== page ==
“Dean Blandino has informed me that he will be leaving the NFL to pursue other opportunities.”
That’s the opening line of the Friday memo sent by NFL executive V.P. of football operations Troy Vincent to all NFL chief executives, team presidents, General Managers, and head coaches, a copy of which PFT has obtained.
Blandino will remain with the league until “at least the end of May,” and Vincent said the “search for [Blandino’s] successor is underway.” Vincent adds that “several outstanding candidates already express[ed] their interest,” which strongly implies that this isn’t something that just happened out of the blue.
The league has a handful of possible approaches for replacing Blandino. First, it could elevate Blandino’s current No. 2: officiating supervisor Al Riveron, a former referee. Second, the league could promote someone else from the officiating department. Third, the league could elevate someone from its small army of game officials.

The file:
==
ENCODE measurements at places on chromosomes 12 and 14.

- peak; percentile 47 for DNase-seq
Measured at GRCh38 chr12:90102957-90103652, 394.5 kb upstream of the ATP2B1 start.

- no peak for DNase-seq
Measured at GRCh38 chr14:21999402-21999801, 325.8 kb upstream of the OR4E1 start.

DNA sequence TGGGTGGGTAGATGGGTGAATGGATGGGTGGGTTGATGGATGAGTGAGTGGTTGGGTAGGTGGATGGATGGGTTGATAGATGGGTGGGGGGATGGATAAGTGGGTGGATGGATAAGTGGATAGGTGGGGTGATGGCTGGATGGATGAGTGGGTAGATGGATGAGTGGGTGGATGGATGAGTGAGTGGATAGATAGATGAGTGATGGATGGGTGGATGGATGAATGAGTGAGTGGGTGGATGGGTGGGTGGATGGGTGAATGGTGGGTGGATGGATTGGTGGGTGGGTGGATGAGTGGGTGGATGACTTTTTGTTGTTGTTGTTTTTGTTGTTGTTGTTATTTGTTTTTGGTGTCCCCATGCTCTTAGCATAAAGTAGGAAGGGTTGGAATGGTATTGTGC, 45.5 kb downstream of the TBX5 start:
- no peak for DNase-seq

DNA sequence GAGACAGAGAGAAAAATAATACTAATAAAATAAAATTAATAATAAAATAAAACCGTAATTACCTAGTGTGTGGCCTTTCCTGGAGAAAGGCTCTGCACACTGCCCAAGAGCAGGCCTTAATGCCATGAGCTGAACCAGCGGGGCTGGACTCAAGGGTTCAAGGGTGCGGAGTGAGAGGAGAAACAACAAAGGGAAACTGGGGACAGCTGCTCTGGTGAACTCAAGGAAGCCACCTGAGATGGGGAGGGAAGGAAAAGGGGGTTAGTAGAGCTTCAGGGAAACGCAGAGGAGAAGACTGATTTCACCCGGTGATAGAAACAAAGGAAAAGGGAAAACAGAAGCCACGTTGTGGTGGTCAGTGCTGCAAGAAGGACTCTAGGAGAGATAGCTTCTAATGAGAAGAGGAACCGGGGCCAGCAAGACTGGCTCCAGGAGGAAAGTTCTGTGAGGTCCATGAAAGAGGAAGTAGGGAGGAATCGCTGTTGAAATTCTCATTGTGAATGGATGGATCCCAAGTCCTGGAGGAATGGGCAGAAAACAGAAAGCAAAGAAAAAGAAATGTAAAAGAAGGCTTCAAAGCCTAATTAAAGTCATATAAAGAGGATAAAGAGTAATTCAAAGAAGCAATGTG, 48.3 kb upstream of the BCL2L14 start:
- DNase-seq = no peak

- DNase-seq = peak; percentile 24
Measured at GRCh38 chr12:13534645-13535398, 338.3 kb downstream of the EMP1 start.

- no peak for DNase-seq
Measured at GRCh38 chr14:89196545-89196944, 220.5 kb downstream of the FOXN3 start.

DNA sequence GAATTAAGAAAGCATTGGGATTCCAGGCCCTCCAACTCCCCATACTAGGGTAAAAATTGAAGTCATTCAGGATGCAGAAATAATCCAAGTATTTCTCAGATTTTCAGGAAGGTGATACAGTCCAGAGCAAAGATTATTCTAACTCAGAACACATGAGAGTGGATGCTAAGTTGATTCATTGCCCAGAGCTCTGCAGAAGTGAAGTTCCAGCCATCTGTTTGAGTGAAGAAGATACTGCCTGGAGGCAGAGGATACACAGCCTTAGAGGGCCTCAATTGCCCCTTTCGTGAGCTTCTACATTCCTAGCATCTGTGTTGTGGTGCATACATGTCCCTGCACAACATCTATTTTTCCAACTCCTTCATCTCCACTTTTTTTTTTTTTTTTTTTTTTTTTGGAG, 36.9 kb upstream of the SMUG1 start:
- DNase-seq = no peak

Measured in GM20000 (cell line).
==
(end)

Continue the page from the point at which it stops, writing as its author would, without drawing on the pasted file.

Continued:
The last time an established V.P. of officiating left the league office, the NFL promoted game official Carl Johnson to succeed Mike Pereira. That move lasted two years, with Johnson returning to a game crew and Blandino taking over.
The league also could split the job up, hiring someone to run the officiating department and someone else to serve as the person who oversees replay review and communicates the rules decisions to the public. As the importance of the replay function grows, it could make sense to allow that person to focus only on the rules and the proper interpretation and application thereof, with someone else responsible for ensuring that the game officials are properly supervised, graded, and scrutinized.
Regardless, the job has never been more important than it will be in 2017, with the head of officiating for the first time having final say over all replay decisions. It’s plenty of power, and responsibility, for whoever lands in that position.